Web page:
Improve Care for Patients with Hemophilia
Doha, 18 January, 2020: A specialized multidisciplinary clinic that is helping individuals with hemophilia to prevent musculoskeletal complications has cared for over 25 patients since being established last November. The clinic, which is located at Hamad Medical Corporation’s (HMC) Bone and Joint Center, is the first of its kind in the country and its establishment has meant that patients with hemophilia now have access to a more streamlined pathway when accessing orthopedic care.
According to Dr. Mohamed Mubarak Al Ateeq Al Dosari, Senior Consultant and Head of the Orthopedic Surgery Department and Director of the Bone and Joint Center, the establishment of the new specialized clinic is significant because it means patients with hemophilia can now receive all their orthopedic care in a single location.
“Hemophilia is a condition that requires lifelong medical care from a multi-specialty team of healthcare professionals. The establishment of this clinic is noteworthy because we offer patients a unique depth of expertise in addressing their musculoskeletal system care needs and all of the care they need can be accessed in a more organized manner,” said Dr. Al Ateeq.
Dr. Hasan Azzam Abu Hejleh, Associate Consultant, Surgery, Bone and Joint Center says hemophilia is a rare and typically inherited bleeding disorder in which the blood doesn't clot normally. He says the severity of the condition depends on the amount of factor VIII or factor IX in the blood, with the disease being classified as mild, moderate, or severe.
“Patients with hemophilia may bleed for a longer time than others after an injury. They may also experience bleeding inside their body (internally), especially in the knees, ankles, and elbows. People with severe hemophilia usually experience spontaneous frequent bleeds into their muscles or joints and this bleeding can damage the organs and tissues and may be life-threatening. Chronic musculoskeletal complications
and joint damage caused by prolonged bleeding is one of the major complications of hemophilia,” said Dr. Abu Hejleh.
While hemophilia is rare, with type A hemophilia affecting around 1 in 10,000 people and type B hemophilia affecting approximately 1 in 50,000 people, Dr. Abu Hejleh says the majority of adult patients with the condition will experience chronic degenerative changes in multiple major joints. He says preventative orthopedic care can help improve their prognosis and notes that the new clinic will help those living with hemophilia to access individualized treatment in a more streamlined way.
“Most adults with severe hemophilia suffer from damage in the knees, ankles, and/or elbows. Chronic joint damage causes pain and limits range of motion. When the pain is severe and interferes with the activities of daily living, orthopedic surgery is often the best option,” said Dr. Abu Hejleh.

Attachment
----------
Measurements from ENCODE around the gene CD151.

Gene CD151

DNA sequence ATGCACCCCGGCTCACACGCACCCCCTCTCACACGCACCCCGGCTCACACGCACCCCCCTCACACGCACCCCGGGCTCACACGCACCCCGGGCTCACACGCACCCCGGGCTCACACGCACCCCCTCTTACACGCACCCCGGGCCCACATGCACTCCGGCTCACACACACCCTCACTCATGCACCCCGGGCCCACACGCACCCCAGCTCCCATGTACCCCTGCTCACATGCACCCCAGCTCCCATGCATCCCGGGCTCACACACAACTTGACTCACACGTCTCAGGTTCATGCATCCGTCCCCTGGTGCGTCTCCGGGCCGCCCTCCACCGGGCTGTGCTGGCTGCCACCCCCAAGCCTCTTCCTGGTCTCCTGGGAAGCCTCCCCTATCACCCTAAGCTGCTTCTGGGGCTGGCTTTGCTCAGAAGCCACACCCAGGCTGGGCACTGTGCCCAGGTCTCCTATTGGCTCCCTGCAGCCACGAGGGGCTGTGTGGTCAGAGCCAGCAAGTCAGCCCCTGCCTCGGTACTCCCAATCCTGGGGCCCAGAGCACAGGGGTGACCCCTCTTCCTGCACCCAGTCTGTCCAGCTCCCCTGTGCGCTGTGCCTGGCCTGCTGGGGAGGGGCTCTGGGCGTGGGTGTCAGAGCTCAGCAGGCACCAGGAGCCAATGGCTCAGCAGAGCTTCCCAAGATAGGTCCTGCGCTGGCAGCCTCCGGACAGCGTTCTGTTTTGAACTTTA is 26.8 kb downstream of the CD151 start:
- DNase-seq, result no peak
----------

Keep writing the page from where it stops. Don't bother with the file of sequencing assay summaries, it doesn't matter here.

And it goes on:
“While there have been many successful outcomes for individuals with hemophilia who have had orthopedic surgery – specifically, reduced pain and discomfort, and significantly improved quality of life, coordinated, specialized multi-disciplinary preventive treatment (prophylaxis/prophylactic treatment) can help reduce, or delay, the need for surgery. Our new clinic provides dedicated, multi-specialty care and involves several specialties, including orthopedics and physical therapy, all in one location. This new clinic will greatly benefit Qatar’s hemophilic population and result in better health outcomes for those managing this lifelong condition,” added Dr. Abu Hejleh.
Mr. Muhammed Rafeeque, a specialized physiotherapist trained to care for hemophilia patients, says physiotherapy is also an important part of the puzzle. He says under the guidance of Ms. Noora Al Mudahka, Chief of Physiotherapy, physiotherapists working at Hamad General Hospital can help patients identify joint function deterioration, provide pain relief, increase joint range, and improve strength and flexibility.
“For many patients, physiotherapy offers the best chance to return to a functional level of activity and has a major role in rehabilitating patients after orthopedic interventions. For patients with hemophilia, special functional scores are designed to evaluate their condition to detect functional loss early so it can be addressed as soon as possible. This offers patients the best chance to regain their function and prevent further damage,” said Mr. Rafeeque.